The data collected from the 2001 Mars Odyssey Mission actually makes for beautiful music, according to Marty Quinn. The computer scientist and drummer used a computer program to turn mission data into music.
GELLERMAN: Well scientists aren’t the only ones fascinated with the red planet. Musicians, from Holtz to Ziggy Stardust, have made music to honor the planet.
Marty Quinn, a drummer and computer scientist, was inspired by the 2001 Mars Odyssey Orbiter Mission, and used data collected from its gamma ray spectrometer and neutron data collector to create this piece, simply called “Mars.”
[MUSIC: Marty Quinn, “Mars” music available at www.drsrl.com]
QUINN: The gamma ray spectrometer on the Mars Odyssey spacecraft – it had a big boom off the spacecraft, and it was looking down at the planet. And those gamma rays are caused by cosmic rays hitting the planet’s surface, bouncing around within the planet and then some of them bounce out again. And because of what they hit in the planet’s surface, the scientists can tell ‘Oh, hey, there’s water there.’
So, the gamma ray spectrometer became – in particular became the melody, and then the neutron data collector was collecting three kinds of neutrons that emanate from the surface also, that give the scientists other information, and us, about the carbon dioxide ice that is on the surface at different seasons.
Those were represented by three patterns of music: one was a slow bass pluck; one was a beautiful string pattern in the middle of a keyboard; and then at the high register we had a very fast piano. And the data controlled the volume of those patterns.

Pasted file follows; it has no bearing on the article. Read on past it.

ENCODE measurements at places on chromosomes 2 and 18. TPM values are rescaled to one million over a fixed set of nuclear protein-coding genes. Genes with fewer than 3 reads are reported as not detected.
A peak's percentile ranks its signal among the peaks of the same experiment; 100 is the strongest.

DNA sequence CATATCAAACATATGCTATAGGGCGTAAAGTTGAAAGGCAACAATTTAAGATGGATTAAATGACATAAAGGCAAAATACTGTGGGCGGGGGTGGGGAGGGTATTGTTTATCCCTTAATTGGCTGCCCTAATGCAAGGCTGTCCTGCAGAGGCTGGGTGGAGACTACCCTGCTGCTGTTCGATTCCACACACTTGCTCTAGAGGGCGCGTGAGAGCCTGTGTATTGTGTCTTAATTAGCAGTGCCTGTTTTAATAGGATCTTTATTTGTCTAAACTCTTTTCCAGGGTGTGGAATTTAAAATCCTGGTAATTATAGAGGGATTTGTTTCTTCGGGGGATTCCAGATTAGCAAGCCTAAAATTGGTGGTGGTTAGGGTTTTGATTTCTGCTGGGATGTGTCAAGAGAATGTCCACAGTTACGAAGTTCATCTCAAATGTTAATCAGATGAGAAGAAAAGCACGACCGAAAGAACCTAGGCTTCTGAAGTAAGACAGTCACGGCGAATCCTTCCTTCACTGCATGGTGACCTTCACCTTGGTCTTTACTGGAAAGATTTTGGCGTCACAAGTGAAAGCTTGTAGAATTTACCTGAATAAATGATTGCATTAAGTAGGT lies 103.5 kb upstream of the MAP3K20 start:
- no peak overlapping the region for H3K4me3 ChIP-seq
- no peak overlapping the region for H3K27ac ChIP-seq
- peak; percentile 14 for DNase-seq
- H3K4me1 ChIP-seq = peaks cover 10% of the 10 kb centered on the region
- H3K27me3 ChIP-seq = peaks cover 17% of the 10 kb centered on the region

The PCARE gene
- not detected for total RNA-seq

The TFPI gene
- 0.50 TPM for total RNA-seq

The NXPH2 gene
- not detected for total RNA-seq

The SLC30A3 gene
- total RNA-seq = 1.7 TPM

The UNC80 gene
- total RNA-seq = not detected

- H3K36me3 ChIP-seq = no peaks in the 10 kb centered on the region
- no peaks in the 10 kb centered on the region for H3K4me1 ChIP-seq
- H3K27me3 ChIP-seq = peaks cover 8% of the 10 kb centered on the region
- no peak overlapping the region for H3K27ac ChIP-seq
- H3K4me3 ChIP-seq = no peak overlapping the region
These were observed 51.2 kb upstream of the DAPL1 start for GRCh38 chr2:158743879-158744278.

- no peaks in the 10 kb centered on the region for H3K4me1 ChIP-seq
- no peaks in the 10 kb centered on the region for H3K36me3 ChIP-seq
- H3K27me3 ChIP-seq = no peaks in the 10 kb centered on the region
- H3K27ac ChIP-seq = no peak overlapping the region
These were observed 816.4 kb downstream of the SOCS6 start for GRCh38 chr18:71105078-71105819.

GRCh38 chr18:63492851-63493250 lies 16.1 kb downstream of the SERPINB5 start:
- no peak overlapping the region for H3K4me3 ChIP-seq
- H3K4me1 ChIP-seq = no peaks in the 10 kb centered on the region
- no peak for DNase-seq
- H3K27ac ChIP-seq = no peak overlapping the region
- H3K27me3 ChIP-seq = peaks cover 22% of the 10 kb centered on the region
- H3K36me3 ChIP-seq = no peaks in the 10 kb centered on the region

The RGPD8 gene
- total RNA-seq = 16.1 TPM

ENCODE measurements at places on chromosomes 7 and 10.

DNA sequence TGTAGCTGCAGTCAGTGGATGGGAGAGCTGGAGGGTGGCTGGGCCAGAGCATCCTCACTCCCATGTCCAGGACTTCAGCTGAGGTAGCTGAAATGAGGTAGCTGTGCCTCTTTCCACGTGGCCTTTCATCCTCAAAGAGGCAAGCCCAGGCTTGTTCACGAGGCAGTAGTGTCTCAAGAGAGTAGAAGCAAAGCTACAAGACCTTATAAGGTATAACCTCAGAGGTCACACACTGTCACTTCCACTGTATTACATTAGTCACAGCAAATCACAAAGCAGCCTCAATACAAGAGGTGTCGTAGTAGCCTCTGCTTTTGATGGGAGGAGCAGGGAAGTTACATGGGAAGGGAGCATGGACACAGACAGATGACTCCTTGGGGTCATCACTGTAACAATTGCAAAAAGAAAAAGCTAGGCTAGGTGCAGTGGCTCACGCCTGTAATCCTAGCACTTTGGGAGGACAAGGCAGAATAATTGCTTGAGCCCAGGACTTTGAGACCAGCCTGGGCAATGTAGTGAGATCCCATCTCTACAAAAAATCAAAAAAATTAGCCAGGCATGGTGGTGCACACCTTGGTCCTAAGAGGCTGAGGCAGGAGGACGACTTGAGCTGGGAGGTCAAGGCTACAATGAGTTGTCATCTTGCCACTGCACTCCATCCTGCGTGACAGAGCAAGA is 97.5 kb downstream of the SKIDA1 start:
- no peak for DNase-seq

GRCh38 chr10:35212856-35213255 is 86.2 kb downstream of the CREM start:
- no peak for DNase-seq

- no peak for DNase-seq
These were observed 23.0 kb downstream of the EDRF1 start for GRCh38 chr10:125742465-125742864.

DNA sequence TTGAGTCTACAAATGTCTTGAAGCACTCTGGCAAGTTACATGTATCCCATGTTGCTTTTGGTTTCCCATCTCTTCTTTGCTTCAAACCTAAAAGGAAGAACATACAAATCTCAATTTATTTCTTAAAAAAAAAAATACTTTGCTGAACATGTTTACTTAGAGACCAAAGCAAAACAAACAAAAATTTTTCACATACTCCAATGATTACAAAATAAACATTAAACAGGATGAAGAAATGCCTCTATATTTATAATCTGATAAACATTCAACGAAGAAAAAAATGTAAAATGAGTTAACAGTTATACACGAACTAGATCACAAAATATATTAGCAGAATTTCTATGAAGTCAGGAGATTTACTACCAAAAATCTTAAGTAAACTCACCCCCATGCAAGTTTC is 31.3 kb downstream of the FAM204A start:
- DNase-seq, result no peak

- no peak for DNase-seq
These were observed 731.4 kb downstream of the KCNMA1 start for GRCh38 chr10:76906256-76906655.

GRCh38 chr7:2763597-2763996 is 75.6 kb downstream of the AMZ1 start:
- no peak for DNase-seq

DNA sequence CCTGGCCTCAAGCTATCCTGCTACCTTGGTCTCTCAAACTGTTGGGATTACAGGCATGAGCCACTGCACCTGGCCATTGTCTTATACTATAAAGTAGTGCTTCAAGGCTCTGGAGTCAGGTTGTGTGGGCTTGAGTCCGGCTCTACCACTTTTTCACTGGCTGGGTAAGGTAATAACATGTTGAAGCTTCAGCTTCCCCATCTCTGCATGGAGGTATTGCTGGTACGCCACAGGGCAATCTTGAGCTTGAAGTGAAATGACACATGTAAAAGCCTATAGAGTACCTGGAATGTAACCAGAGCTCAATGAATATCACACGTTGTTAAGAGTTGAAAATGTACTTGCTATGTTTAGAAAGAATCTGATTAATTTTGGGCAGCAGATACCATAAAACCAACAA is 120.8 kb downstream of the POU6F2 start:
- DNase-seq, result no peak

So its just like a person, you know, everybody has a certain sound to them as they walk or as they speak, so it’s a very natural metaphor that I used in this case.
The phoenix is landing at an area on Mars that is representative of my favorite music on Mars, which is the northern polar area, and I’m not surprised, because it represents a place on Mars where there’s a lot of variation from winter into summer, where the ice is quite prominent during the winter, but then it quickly melts and exposes the ground and therefore exposes the water underneath. I’m a drummer at heart, and I’m a musician and composer at heart, so I want the data to be expressive just like music is expressive.
GELLERMAN: Musician Marty Quinn composed this tune using data from the 2001 Mars Odyssey Mission, supplied by John Keller from the lunar and planetary lab at the University of Arizona.
Our stories about Mars were produced with the help of Annie Jia and Jeff Turton.
Living on Earth wants to hear from you!
P.O. Box 990007
Boston, MA, USA 02199
Newsletter [Click here]
Donate to Living on Earth!
Living on Earth is an independent media program and relies entirely on contributions from listeners and institutions supporting public service. Please donate now to preserve an independent environmental voice.
Sailors For The Sea: Be the change you want to sea.
Innovating to make the world a better, more sustainable place to live. Listen to the race to 9 billion
The Grantham Foundation for the Protection of the Environment: Committed to protecting and improving the health of the global environment.
Energy Foundation: Serving the public interest by helping to build a strong, clean energy economy.
Contribute to Living on Earth and receive, as our gift to you, an archival print of one of Mark Seth Lender's extraordinary wildlife photographs. Follow the link to see Mark's current collection of photographs.
Buy a signed copy of Mark Seth Lender's book Smeagull the Seagull & support Living on Earth